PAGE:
Sharing a secret/trick/insider tip you have about the best way to conduct a property visit, or the best practices for stream-lining construction loans , or 5 tips on obtaining equity financing, will NOT hurt you in the long run and I would argue that it will only help your reputation with your audience and followers in the short run.
So, if sharing secrets and insider knowledge doesn’t hurt you in the long run and only helps you in the short run, why are you still protecting that intellectual property? Share it with the rest of us, let us tell you how smart and wonderful you are, and then we will forget it and you can still be the expert. Just teach me something interesting and I promise I will come back hungry to learn more. Teach me something I could learn elsewhere and I will just go wherever is easiest or best looking.
Secrets and insider knowledge make your posts unique and interesting. If you don’t share them, then (eventually) someone else will and I will just hang around on their site.
As part of our ongoing discussion about commercial real estate sites and blogs, here is a quick and dirty guide on how to post on your WordPress blog.
There are many different ways to do this and best practices are constantly changing, but this is the best way that we at the APJ have found to do it.
(*Note* – We included the estimated time required to complete each step so you can plan for your posts accordingly)
Step 1 = Write (Time – 5 minutes to 2 hours)
This may be obvious, but the first and most important part of the post is the writing. What you say and how you say it is what will keep readers coming back. You can dress it up with fancy pictures and put some neat links in the article, but if it is confusing, amateurish, belligerent, or just weird, readers will be put off and will get their info elsewhere. Take your time. Write it well. Be concise and be interesting. A good starting point for beginners is here.
Step 2 = Link (5 to 10 Minutes)
After you have written and edited your text, you need to make the text alive with links. You can link to posts or pages within your own site, but you should also link to exterior articles and pages. Readers want a quick way to digest your information and also want to have access to more information at the click of a mouse. The way to provide that ease-of-use to your readers is to hyperlink sites or articles to words and phrases in your text. It’s very easy. You just highlight the text you want the reader to click for a link, click on the chain-link symbol in the middle of your WordPress Post Box, and then type or paste the URL of the link into the field “URL”. That’s it. Once the reader clicks the word (which will now have changed color), she will be redirected to that page. (We will discuss link architecture later.) You can also take this time to “Tag” your posts and put them into categories, but that is part of your SEO strategy and we will discuss that in a later post.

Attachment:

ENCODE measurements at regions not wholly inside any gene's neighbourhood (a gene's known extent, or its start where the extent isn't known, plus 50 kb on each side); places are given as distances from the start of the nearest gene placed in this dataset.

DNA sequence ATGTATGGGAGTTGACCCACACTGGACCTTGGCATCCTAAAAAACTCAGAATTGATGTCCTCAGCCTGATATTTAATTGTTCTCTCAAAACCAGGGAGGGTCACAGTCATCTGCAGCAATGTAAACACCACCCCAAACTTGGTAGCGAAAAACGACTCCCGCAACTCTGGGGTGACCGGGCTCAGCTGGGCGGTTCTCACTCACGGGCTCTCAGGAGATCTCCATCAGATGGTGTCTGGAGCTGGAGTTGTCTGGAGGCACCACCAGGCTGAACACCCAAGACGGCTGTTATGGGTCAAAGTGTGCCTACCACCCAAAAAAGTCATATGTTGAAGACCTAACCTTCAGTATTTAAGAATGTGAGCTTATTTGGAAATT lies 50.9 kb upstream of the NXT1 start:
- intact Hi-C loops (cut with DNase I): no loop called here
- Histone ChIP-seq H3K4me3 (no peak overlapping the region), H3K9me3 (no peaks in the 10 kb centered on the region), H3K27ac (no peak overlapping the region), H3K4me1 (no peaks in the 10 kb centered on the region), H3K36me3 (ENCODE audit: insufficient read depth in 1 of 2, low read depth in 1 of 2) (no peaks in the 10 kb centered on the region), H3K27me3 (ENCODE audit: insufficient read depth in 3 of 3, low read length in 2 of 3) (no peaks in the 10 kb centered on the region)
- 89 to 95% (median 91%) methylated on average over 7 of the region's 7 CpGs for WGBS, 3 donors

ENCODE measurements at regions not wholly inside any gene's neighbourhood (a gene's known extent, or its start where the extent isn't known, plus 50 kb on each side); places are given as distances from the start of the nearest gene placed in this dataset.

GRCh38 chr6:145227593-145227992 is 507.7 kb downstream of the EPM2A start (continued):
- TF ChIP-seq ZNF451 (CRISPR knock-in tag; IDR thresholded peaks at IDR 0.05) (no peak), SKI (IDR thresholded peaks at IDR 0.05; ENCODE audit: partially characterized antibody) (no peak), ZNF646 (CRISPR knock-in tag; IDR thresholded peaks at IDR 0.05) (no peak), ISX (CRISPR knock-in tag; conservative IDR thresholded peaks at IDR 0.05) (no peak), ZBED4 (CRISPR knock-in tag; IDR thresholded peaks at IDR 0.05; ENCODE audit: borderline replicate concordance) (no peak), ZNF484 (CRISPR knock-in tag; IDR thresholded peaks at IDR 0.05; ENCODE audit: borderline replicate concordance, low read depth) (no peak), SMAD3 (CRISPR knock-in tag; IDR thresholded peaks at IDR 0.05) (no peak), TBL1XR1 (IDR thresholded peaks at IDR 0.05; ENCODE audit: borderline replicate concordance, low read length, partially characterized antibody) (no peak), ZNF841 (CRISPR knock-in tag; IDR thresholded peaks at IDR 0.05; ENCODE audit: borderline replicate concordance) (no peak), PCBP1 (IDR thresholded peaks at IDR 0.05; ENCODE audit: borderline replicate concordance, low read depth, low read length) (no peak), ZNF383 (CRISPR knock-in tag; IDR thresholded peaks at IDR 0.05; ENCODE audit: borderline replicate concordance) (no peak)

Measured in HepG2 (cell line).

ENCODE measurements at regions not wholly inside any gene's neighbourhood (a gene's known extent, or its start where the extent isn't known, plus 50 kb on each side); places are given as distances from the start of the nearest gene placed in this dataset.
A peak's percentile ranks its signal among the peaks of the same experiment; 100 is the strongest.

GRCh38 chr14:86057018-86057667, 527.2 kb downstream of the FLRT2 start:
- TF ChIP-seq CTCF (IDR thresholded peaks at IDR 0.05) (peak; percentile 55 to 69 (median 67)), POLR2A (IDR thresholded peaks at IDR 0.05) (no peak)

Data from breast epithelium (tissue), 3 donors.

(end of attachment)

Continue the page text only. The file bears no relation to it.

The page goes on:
Step 3 = Insert Images (2 Minutes to 1 Hour – depending on if you need to find the images or if you already have them)
You have great content and you are linked to other great content. Now you need to catch the reader’s eye. I like to put an image before my text and one inserted into my text. I find the two-image model works well for aesthetics, but doesn’t distract from the text of my posts. Others use more images and it looks great. This is a way you can customize your posts to your personal preferences and if you monitor site analytics you will eventually figure out what your readers prefer. To insert an image, you simply click on the “Upload/Insert” icon(s) above your WordPress post box. WP will then give you a pop-up window that will allow you select an image from your computer or the web, insert it into the post, create a caption, create a link, and format the image to your liking. We can discuss later where to find great images and the ideal setting for your inserted images. For now, start playing around with these inserted images and their placement.
Step 4 – Preview and Edit (5 Minutes)
If you’re like me, you will miss a couple typos and grammatical errors on your first (and second) time through writing. I always like to hit the “Preview” button at the top right of the WP Post Page to see how it looks in my theme and to proofread it one more time. I always end up catching a misspelling or typo and usually end up rewording a few phrases. Remember, your goal with this post is to provide as much value as possible in as few words as possible that are as easy to read as possible. If you find any choppy sentences or phrases when you preview, now is the time to edit them before the final publish. I also take this time to shorten the post and eliminate any superfluous words or phrases. This is your final “polish” before the publish.
Step 5 – Publish it (10 Seconds)
It sounds good. It looks good. It’s concise. It’s pithy. It’s interesting and it’s packed with great links. Share it with the world! This is as simple as clicking the blue “Publish” button on your post page. Once you do, it will be on your site for the whole world to see and enjoy.
Of course, the journey of your post isn’t over here. You need to send your baby all over the interwebs via social media . . . but we will cover that later. For now, here they are again: